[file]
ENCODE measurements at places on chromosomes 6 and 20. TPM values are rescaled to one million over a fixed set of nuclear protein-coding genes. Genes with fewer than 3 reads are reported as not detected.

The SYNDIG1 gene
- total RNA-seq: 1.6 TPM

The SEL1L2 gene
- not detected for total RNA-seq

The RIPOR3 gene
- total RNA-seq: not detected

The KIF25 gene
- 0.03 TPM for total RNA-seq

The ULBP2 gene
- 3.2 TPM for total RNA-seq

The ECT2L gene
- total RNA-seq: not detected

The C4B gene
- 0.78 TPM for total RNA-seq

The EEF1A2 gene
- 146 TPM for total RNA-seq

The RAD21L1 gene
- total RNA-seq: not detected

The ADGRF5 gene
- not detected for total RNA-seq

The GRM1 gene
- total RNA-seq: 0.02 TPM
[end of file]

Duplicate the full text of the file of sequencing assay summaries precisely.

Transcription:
ENCODE measurements at places on chromosomes 6 and 20. TPM values are rescaled to one million over a fixed set of nuclear protein-coding genes. Genes with fewer than 3 reads are reported as not detected.

The SYNDIG1 gene
- total RNA-seq: 1.6 TPM

The SEL1L2 gene
- not detected for total RNA-seq

The RIPOR3 gene
- total RNA-seq: not detected

The KIF25 gene
- 0.03 TPM for total RNA-seq

The ULBP2 gene
- 3.2 TPM for total RNA-seq

The ECT2L gene
- total RNA-seq: not detected

The C4B gene
- 0.78 TPM for total RNA-seq

The EEF1A2 gene
- 146 TPM for total RNA-seq

The RAD21L1 gene
- total RNA-seq: not detected

The ADGRF5 gene
- not detected for total RNA-seq

The GRM1 gene
- total RNA-seq: 0.02 TPM